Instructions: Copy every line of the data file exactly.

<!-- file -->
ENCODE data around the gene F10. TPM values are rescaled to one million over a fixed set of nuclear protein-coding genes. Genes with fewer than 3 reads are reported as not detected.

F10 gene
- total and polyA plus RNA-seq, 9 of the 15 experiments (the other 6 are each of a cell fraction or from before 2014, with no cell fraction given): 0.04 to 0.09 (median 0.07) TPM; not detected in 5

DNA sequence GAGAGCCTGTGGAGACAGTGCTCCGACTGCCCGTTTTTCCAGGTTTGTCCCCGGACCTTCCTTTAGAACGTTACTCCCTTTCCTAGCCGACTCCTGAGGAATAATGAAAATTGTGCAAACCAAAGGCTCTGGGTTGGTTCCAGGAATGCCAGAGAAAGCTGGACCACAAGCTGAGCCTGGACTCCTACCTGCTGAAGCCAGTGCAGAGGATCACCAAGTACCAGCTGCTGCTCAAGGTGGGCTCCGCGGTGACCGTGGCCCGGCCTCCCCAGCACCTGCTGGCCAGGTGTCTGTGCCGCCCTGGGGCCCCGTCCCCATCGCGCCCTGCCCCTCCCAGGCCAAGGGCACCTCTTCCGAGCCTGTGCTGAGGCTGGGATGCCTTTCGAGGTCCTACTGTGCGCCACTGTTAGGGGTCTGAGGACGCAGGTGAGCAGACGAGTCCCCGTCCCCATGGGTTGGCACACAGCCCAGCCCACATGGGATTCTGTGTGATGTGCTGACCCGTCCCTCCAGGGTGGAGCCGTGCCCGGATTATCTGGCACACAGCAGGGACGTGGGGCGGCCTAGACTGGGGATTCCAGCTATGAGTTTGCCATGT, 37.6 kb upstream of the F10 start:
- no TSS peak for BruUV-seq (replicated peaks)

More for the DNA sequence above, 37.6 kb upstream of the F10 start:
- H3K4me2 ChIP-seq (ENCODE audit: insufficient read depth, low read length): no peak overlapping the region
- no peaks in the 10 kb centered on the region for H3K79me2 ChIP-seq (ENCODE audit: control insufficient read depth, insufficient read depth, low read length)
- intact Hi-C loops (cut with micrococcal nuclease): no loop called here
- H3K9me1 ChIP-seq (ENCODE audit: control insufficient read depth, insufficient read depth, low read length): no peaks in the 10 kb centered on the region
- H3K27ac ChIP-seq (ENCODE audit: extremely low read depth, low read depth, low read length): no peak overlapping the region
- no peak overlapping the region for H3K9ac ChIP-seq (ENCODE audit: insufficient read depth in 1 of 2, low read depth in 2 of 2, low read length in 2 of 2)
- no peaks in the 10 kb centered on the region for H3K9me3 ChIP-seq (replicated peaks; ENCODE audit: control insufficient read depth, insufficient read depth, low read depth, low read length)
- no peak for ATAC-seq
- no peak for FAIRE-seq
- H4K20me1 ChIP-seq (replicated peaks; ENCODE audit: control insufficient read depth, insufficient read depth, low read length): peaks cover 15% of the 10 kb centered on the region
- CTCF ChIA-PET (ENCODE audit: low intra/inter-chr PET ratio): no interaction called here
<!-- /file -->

ENCODE data around the gene F10. TPM values are rescaled to one million over a fixed set of nuclear protein-coding genes. Genes with fewer than 3 reads are reported as not detected.

F10 gene
- total and polyA plus RNA-seq, 9 of the 15 experiments (the other 6 are each of a cell fraction or from before 2014, with no cell fraction given): 0.04 to 0.09 (median 0.07) TPM; not detected in 5

DNA sequence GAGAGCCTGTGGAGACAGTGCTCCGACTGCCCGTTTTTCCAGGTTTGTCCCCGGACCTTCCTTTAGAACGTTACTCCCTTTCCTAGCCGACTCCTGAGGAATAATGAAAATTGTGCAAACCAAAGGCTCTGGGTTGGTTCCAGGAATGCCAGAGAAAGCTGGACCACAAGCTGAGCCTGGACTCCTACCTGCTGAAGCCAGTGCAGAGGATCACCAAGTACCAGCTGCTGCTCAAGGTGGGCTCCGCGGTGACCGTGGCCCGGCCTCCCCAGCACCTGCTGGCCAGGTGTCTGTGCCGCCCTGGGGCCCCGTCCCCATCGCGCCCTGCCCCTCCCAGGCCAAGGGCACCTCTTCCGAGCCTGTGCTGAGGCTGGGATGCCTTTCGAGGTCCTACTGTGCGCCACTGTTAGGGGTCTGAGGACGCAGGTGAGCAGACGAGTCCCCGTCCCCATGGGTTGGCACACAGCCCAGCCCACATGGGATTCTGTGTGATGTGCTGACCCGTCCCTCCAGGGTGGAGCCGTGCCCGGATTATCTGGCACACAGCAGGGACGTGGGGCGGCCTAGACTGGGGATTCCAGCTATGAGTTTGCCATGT, 37.6 kb upstream of the F10 start:
- no TSS peak for BruUV-seq (replicated peaks)

More for the DNA sequence above, 37.6 kb upstream of the F10 start:
- H3K4me2 ChIP-seq (ENCODE audit: insufficient read depth, low read length): no peak overlapping the region
- no peaks in the 10 kb centered on the region for H3K79me2 ChIP-seq (ENCODE audit: control insufficient read depth, insufficient read depth, low read length)
- intact Hi-C loops (cut with micrococcal nuclease): no loop called here
- H3K9me1 ChIP-seq (ENCODE audit: control insufficient read depth, insufficient read depth, low read length): no peaks in the 10 kb centered on the region
- H3K27ac ChIP-seq (ENCODE audit: extremely low read depth, low read depth, low read length): no peak overlapping the region
- no peak overlapping the region for H3K9ac ChIP-seq (ENCODE audit: insufficient read depth in 1 of 2, low read depth in 2 of 2, low read length in 2 of 2)
- no peaks in the 10 kb centered on the region for H3K9me3 ChIP-seq (replicated peaks; ENCODE audit: control insufficient read depth, insufficient read depth, low read depth, low read length)
- no peak for ATAC-seq
- no peak for FAIRE-seq
- H4K20me1 ChIP-seq (replicated peaks; ENCODE audit: control insufficient read depth, insufficient read depth, low read length): peaks cover 15% of the 10 kb centered on the region
- CTCF ChIA-PET (ENCODE audit: low intra/inter-chr PET ratio): no interaction called here